Abstract 14079: Diagnostic Impact of the Finding From Study of Coronary Images in Acute Coronary Syndrome Patients With Out-of-Hospital Cardiac Arrest
Background: Acute coronary syndrome (ACS) is the major cause of out-of-hospital-cardiac-arrest (OHCA). The patients with ventricular fibrillation (VF) have more chance to get the return of spontaneous circulation (ROSC) and favorite neurological outcome by using defibrillator compared with pulseless electrical activity (PEA) and asystole.
The duration from collapse to ROSC is important in ACS patients with OHCA, but the relationship between the finding from study of coronary images and ROSC interval is still unknown.
Objective: We investigated the association between the finding from study of coronary images and ROSC interval in ACS patients with OHCA.
Methods: A cohort of 2779 patients was admitted to our emergency center due to cardiopulmonary arrest (CPA) from April 2011 to March 2015. We included the ACS patients who had CPA with VF as an initial rhythm, successfully resuscitated, underwent coronary angiography (CAG), had a culprit lesion, and needed percutaneous coronary intervention (PCI) (n=58, 63.7±12.0 years old, 93.1% male ).
We divided the 58 patients into 2 groups; early ROSC group (ROSC ≦20min: E-ROSC n=24) and late ROSC group (ROSC >20min: L-ROSC n=34), and analyzed their characteristics, respectively.
Results: Age was no significant difference between 2 groups (E-ROSC vs. L-ROSC; 64.8±14.3 vs. 63.0±10.2, p=0.54). E-ROSC group had higher incidence of female (17% vs. 0%), successful resuscitation by defibrillator (96% vs. 21%), and higher 30 days survival rate (96% vs. 41%) compared with L-ROSC group (all p<0.05).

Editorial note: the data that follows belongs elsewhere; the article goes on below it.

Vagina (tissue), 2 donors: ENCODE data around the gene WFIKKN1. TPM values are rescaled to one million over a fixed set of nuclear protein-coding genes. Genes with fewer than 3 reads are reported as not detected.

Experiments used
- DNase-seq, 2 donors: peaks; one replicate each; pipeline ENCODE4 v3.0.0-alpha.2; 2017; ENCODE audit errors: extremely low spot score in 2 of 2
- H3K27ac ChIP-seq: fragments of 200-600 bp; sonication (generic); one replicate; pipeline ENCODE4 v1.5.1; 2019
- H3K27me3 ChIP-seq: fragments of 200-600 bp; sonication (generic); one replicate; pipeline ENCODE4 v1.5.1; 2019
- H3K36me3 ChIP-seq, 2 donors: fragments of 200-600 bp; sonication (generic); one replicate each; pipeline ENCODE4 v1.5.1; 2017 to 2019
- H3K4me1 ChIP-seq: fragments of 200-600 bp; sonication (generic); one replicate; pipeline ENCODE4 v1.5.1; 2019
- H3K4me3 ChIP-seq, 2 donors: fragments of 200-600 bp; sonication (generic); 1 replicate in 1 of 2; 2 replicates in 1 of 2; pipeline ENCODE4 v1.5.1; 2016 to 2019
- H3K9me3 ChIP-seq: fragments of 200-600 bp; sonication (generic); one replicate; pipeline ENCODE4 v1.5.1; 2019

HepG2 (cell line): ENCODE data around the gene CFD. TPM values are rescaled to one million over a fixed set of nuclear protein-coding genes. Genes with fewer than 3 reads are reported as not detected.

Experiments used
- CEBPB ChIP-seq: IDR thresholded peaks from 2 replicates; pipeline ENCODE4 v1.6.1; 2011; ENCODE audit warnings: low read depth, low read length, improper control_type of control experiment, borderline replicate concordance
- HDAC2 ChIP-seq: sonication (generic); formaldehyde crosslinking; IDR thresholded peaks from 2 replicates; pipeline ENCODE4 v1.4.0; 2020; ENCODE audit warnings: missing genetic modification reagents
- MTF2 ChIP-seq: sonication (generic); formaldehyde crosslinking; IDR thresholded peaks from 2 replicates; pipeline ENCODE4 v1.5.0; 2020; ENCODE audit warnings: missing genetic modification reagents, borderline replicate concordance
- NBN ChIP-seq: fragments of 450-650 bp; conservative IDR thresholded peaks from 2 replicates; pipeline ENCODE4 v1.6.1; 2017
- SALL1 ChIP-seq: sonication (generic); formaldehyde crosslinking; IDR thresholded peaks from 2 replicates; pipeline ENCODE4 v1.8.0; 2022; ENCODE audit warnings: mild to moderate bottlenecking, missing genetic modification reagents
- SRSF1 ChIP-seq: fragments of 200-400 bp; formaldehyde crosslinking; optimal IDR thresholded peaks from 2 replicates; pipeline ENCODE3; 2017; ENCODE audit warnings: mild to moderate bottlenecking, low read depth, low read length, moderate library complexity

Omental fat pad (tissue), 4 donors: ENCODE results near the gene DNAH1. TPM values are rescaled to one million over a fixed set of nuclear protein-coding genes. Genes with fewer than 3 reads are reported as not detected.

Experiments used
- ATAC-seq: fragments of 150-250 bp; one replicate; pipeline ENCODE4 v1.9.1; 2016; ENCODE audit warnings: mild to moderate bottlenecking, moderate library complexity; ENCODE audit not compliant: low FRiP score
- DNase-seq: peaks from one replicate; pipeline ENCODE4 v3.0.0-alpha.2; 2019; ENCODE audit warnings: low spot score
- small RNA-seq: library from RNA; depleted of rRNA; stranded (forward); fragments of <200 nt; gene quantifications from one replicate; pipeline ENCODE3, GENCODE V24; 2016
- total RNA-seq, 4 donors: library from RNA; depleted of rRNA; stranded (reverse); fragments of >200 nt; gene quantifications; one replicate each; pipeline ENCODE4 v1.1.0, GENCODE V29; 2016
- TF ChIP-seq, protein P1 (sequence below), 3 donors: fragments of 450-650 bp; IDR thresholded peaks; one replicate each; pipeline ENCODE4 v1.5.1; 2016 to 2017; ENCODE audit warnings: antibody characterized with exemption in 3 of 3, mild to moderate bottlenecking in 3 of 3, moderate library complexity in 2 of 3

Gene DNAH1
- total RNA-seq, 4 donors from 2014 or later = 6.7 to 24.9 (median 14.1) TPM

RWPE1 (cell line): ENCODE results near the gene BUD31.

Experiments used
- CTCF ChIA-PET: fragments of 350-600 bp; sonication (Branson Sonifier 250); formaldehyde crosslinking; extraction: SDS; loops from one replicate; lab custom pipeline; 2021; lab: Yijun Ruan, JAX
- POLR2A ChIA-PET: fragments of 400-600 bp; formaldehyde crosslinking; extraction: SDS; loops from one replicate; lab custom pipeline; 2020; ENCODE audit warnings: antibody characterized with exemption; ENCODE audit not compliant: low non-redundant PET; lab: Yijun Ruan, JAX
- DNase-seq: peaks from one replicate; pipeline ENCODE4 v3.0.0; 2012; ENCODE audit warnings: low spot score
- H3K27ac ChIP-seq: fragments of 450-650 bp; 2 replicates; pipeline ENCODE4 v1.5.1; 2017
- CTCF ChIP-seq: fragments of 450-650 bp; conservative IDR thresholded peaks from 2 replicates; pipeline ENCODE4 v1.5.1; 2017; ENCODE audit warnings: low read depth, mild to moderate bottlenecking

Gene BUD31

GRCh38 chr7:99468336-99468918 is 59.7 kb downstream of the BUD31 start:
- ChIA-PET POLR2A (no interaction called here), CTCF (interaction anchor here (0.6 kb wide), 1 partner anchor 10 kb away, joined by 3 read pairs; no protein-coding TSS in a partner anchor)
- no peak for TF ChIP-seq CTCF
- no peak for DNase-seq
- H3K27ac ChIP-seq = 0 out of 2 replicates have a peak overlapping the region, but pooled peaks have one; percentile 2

The finding of collateral artery for the culprit lesion: Rentrop I-III and TIMI III flow in CAG on arrival were no significant differences between 2 groups (Rentrop I-III : 45.8% vs. 55.9% P=0.45; TIMI III: 33% vs. 59% P=0.88). Incidence of multi-vessel disease was lower in E-ROSC than L-ROSC (16.7% vs. 58.9% P=0.001).
Conclusion: Collateral and TIMI flow were not associated with ease of resuscitation, but multi-vessel disease may have a negative impact on resuscitation especially VF.
Author Disclosures: K. Tateishi: None. D. Abe: None. T. Iwama: None. T. Sassa: None. K. Ohashi: None. M. Kaneko: None. T. Harunari: None. Y. Yui: None. N. Kuroki: None. T. Yuba: None. K. Suzuki: None. Y. Hamabe: None.
- © 2015 by American Heart Association, Inc.